Re: Communal roosts & atlasing

To: David James <>
Subject: Re: Communal roosts & atlasing
From: Alexandra Appleman <>
Date: Wed, 24 Jun 1998 08:57:38 +1000
At 11:38 23/06/98 +1000, you wrote:

>In Townsville, Mackay and Ingham (and no doubt elsewhere) Rainbow
>Lorrikeets roost in the thosands in the trees in well lit sections of the
>"city"  centres. In Townsville, Figbirds, White-breasted Woodswallows and
>Common Mynas also roost in communally in well lit areas. Mynas also like to
>roost solitarily inside the sun visas of traffic lights, but I haven't
>noticed if they have a colour prefrenece. In the tropics I doubt that it's
>the heat they are after, and for the first three it's not the city garbage.
>I think it's the midnight twilight, but it also could be the grey noise I
>suppose. Does anyone have any thoughts or suggestions as to why?  
>David James
>PO BOX 5225
>Townsville Mail Centre 4810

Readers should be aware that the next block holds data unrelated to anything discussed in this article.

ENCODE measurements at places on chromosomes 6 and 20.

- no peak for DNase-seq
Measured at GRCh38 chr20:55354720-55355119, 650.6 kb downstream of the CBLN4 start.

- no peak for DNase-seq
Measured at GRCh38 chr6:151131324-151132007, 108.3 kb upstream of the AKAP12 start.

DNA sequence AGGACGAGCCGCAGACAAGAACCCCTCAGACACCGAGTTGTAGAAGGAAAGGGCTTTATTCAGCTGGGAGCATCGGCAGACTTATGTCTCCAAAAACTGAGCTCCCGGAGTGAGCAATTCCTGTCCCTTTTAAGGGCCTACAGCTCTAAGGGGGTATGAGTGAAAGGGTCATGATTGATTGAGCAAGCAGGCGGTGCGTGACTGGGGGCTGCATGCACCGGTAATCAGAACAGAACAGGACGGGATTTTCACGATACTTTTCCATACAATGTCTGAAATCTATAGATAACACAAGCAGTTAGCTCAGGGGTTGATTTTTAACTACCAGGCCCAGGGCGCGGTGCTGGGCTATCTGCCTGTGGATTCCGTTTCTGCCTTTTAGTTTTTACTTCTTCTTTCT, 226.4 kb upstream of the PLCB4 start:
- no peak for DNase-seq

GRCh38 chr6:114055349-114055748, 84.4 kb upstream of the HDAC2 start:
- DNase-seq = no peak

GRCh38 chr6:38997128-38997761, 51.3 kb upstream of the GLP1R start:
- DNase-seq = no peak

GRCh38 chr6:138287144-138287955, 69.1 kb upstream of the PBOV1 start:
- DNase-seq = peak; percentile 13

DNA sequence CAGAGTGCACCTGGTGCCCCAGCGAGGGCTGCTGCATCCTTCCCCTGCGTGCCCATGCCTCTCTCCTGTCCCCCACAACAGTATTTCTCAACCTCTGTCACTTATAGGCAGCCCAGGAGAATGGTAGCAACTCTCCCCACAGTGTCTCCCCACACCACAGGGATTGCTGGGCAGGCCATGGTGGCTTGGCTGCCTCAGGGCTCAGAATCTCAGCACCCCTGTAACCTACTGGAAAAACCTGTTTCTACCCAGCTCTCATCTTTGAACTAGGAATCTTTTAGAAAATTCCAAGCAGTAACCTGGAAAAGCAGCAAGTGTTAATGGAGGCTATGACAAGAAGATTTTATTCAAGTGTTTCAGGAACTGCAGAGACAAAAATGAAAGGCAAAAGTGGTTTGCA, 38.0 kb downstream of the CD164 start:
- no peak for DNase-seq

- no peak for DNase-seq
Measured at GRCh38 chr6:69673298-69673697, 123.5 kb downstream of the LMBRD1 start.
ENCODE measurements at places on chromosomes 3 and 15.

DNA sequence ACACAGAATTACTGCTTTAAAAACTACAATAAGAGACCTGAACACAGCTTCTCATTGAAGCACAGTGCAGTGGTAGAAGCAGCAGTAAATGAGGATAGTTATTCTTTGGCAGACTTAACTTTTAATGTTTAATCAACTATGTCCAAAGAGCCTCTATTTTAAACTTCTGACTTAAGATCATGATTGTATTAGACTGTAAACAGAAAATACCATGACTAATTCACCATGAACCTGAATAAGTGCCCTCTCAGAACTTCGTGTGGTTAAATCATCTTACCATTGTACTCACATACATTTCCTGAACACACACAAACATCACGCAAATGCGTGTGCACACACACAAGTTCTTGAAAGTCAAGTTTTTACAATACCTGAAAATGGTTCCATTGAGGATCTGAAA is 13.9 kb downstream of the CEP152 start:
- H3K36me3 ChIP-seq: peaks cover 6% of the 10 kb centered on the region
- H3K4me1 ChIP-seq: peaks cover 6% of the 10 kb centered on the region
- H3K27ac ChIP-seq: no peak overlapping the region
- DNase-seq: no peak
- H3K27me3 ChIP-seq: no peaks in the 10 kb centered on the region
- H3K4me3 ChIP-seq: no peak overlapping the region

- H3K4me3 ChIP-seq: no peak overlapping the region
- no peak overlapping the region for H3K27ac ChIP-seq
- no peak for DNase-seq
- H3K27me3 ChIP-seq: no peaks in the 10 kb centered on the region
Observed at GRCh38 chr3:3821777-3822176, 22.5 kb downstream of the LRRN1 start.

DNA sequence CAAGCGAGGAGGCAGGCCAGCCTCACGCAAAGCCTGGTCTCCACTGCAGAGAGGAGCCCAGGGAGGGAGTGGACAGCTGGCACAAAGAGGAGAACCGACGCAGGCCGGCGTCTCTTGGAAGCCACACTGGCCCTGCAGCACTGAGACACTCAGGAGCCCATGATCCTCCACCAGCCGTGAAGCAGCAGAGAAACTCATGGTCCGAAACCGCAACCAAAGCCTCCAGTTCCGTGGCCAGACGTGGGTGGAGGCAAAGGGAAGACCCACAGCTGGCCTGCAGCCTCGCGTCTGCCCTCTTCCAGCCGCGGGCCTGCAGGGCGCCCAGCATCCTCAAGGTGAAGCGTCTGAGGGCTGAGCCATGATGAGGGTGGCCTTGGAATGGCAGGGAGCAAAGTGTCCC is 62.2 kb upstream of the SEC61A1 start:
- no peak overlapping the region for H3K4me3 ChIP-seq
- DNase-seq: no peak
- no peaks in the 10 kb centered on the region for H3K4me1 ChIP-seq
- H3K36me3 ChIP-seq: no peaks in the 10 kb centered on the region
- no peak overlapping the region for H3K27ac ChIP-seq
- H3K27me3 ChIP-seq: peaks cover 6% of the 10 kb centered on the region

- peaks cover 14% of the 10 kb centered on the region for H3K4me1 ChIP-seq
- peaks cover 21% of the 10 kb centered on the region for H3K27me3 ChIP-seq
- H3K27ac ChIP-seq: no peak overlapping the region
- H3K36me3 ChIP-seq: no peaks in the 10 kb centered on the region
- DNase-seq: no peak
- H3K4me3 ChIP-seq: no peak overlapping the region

I haven't searched the literature, but I presume that one of the reasons
for a bird species to roost communally is to reduce the risk of predation.  

One night in late May I counted > 340 little corellas in a tree behind the
BP servo on the corner of Anne St & Ross River Road, Aitkenvale
(Townsville).  Could the floodlit forecourt, traffic and street lights and
buzz of vehicles afford the little corella some added sense of security?
The tree was not in flower so was being used as a roost rather than a food
source.  At dawn the birds assembled along the powerlines calling, but I
was unable to remain long enough to see when they left or in what direction. 

For the purposes of the Atlas should we approximate the number of birds of
a species communally roosting?   

Alex Appleman

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